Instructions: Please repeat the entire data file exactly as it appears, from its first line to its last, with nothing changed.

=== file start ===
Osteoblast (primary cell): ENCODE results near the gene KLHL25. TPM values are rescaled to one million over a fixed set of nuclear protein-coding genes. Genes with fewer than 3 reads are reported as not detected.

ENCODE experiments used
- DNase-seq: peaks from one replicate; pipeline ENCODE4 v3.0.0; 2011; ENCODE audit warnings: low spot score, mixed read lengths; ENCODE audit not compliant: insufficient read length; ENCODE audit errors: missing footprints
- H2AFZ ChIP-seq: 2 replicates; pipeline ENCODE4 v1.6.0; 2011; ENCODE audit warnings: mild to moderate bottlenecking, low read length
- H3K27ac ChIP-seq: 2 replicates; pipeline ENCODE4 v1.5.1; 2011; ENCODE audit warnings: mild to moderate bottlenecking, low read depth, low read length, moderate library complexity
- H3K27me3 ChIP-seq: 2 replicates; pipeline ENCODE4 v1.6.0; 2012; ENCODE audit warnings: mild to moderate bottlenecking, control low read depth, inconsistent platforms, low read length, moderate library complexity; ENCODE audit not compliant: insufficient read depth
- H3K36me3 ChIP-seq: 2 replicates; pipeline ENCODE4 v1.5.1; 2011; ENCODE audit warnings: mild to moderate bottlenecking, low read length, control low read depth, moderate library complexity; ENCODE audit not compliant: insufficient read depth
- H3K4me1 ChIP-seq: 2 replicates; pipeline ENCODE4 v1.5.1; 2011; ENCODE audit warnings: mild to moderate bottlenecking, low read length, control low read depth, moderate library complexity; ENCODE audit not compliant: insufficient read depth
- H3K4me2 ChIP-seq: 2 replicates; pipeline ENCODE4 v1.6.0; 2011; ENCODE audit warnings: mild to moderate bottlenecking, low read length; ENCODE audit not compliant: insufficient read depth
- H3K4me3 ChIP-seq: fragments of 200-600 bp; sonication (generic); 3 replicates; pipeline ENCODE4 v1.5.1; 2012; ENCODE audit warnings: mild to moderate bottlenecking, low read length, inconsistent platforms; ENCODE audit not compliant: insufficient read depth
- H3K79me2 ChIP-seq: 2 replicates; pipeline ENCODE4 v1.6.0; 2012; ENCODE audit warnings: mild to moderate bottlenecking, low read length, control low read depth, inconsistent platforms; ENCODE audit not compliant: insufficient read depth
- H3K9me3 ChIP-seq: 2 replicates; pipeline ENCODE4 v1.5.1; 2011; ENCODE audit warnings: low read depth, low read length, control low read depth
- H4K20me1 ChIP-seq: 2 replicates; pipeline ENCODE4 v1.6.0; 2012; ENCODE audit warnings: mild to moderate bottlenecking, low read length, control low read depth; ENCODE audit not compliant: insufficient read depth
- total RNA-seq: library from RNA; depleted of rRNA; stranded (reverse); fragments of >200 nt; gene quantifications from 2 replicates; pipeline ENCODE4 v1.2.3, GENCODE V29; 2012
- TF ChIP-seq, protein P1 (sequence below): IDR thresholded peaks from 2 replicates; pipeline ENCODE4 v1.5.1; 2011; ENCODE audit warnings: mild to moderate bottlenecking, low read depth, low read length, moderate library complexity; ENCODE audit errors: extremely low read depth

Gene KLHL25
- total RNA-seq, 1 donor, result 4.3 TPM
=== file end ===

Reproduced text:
Osteoblast (primary cell): ENCODE results near the gene KLHL25. TPM values are rescaled to one million over a fixed set of nuclear protein-coding genes. Genes with fewer than 3 reads are reported as not detected.

ENCODE experiments used
- DNase-seq: peaks from one replicate; pipeline ENCODE4 v3.0.0; 2011; ENCODE audit warnings: low spot score, mixed read lengths; ENCODE audit not compliant: insufficient read length; ENCODE audit errors: missing footprints
- H2AFZ ChIP-seq: 2 replicates; pipeline ENCODE4 v1.6.0; 2011; ENCODE audit warnings: mild to moderate bottlenecking, low read length
- H3K27ac ChIP-seq: 2 replicates; pipeline ENCODE4 v1.5.1; 2011; ENCODE audit warnings: mild to moderate bottlenecking, low read depth, low read length, moderate library complexity
- H3K27me3 ChIP-seq: 2 replicates; pipeline ENCODE4 v1.6.0; 2012; ENCODE audit warnings: mild to moderate bottlenecking, control low read depth, inconsistent platforms, low read length, moderate library complexity; ENCODE audit not compliant: insufficient read depth
- H3K36me3 ChIP-seq: 2 replicates; pipeline ENCODE4 v1.5.1; 2011; ENCODE audit warnings: mild to moderate bottlenecking, low read length, control low read depth, moderate library complexity; ENCODE audit not compliant: insufficient read depth
- H3K4me1 ChIP-seq: 2 replicates; pipeline ENCODE4 v1.5.1; 2011; ENCODE audit warnings: mild to moderate bottlenecking, low read length, control low read depth, moderate library complexity; ENCODE audit not compliant: insufficient read depth
- H3K4me2 ChIP-seq: 2 replicates; pipeline ENCODE4 v1.6.0; 2011; ENCODE audit warnings: mild to moderate bottlenecking, low read length; ENCODE audit not compliant: insufficient read depth
- H3K4me3 ChIP-seq: fragments of 200-600 bp; sonication (generic); 3 replicates; pipeline ENCODE4 v1.5.1; 2012; ENCODE audit warnings: mild to moderate bottlenecking, low read length, inconsistent platforms; ENCODE audit not compliant: insufficient read depth
- H3K79me2 ChIP-seq: 2 replicates; pipeline ENCODE4 v1.6.0; 2012; ENCODE audit warnings: mild to moderate bottlenecking, low read length, control low read depth, inconsistent platforms; ENCODE audit not compliant: insufficient read depth
- H3K9me3 ChIP-seq: 2 replicates; pipeline ENCODE4 v1.5.1; 2011; ENCODE audit warnings: low read depth, low read length, control low read depth
- H4K20me1 ChIP-seq: 2 replicates; pipeline ENCODE4 v1.6.0; 2012; ENCODE audit warnings: mild to moderate bottlenecking, low read length, control low read depth; ENCODE audit not compliant: insufficient read depth
- total RNA-seq: library from RNA; depleted of rRNA; stranded (reverse); fragments of >200 nt; gene quantifications from 2 replicates; pipeline ENCODE4 v1.2.3, GENCODE V29; 2012
- TF ChIP-seq, protein P1 (sequence below): IDR thresholded peaks from 2 replicates; pipeline ENCODE4 v1.5.1; 2011; ENCODE audit warnings: mild to moderate bottlenecking, low read depth, low read length, moderate library complexity; ENCODE audit errors: extremely low read depth

Gene KLHL25
- total RNA-seq, 1 donor, result 4.3 TPM